A History of the Fetus in Modern America
Oxford University Press, $29.95, 320 pp.
Americans living in the mid-nineteenth century knew almost nothing about the human fetus, at least in a biological sense. Prior to a mother’s perception of fetal movement, which occurs in the fourth or fifth month of gestation, the very existence of a pregnancy could not be definitively established. Despite the discovery of the mammalian egg in 1827 and the development of cell theory in the 1830s, many ordinary Americans continued to regard the fetus prior to “quickening” as inert matter and evinced remarkably tolerant attitudes toward first-trimester abortion. As early as the 1840s, however, activist physicians were pressuring the various state legislatures to criminalize abortion. By the 1880s, the decade that saw the first significant breakthrough in American embryology, abortion had been made a felony in nearly every U.S. jurisdiction. Why were popularly elected legislators willing to protect an entity that many of their constituents could not yet visualize? Sara Dubow, the author of Ourselves Unborn, explains it by invoking period anxieties about changing gender roles and a rapidly industrializing society, anxieties that many in the overwhelmingly male electorate can be presumed to have shared. The status of the fetus, she argues, has “more to do with social values and political circumstances than with biology or theology.”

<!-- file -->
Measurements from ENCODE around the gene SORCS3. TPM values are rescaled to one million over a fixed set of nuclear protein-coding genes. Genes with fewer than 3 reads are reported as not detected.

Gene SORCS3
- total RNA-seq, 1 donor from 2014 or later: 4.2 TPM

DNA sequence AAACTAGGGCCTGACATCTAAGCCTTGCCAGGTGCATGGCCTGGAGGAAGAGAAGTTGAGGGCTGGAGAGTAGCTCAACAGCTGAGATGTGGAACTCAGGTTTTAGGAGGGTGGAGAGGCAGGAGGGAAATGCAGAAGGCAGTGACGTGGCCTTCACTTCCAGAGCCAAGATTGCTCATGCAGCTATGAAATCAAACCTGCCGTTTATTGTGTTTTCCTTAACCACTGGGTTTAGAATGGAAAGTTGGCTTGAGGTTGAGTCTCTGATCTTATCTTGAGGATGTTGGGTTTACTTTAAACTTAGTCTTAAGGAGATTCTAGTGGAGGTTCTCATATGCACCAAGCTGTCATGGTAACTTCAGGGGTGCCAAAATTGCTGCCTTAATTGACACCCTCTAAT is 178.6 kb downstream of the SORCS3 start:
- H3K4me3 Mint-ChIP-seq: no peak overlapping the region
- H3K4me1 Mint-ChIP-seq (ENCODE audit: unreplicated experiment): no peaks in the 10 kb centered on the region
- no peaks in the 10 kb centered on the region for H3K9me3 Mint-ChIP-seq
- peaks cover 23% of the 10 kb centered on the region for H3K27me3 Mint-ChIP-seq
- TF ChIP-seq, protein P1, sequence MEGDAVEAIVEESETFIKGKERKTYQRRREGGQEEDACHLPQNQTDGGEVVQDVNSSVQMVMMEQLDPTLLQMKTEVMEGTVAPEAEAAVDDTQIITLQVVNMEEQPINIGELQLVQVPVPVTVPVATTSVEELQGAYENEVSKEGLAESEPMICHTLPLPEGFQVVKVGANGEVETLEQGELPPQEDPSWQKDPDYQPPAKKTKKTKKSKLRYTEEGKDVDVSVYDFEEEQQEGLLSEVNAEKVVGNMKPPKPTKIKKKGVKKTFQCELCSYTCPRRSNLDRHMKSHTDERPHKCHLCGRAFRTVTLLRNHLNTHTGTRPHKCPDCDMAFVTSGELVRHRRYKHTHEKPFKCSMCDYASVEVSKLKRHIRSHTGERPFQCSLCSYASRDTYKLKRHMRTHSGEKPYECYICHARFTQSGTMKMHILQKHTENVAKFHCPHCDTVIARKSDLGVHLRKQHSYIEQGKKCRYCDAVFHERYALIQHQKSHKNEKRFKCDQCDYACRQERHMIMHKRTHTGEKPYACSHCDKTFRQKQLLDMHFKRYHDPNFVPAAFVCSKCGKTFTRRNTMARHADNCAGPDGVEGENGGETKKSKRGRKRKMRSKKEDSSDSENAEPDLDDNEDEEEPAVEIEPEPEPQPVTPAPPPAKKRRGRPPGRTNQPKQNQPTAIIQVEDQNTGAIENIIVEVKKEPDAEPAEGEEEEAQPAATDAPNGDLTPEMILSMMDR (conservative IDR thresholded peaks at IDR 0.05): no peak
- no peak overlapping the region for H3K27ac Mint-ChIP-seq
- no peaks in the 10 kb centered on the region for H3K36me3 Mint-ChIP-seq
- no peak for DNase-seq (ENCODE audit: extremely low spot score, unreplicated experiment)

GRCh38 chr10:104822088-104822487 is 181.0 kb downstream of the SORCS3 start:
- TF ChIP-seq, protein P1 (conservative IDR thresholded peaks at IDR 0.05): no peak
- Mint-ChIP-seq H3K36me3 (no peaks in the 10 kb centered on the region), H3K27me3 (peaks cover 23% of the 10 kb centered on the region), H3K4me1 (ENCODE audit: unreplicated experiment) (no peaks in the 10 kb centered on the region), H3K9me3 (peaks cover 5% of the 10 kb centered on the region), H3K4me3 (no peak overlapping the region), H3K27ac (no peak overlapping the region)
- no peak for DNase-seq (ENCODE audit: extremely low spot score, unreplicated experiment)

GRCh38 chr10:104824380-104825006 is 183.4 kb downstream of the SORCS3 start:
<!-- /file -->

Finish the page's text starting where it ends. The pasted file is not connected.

Whatever one thinks of this argument, Americans in subsequent decades did learn more about fetal biology, as Dubow explains in...
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About the Author
Leslie Woodcock Tentler, author of Catholics and Contraception: A History, is professor of history at the Catholic University of America.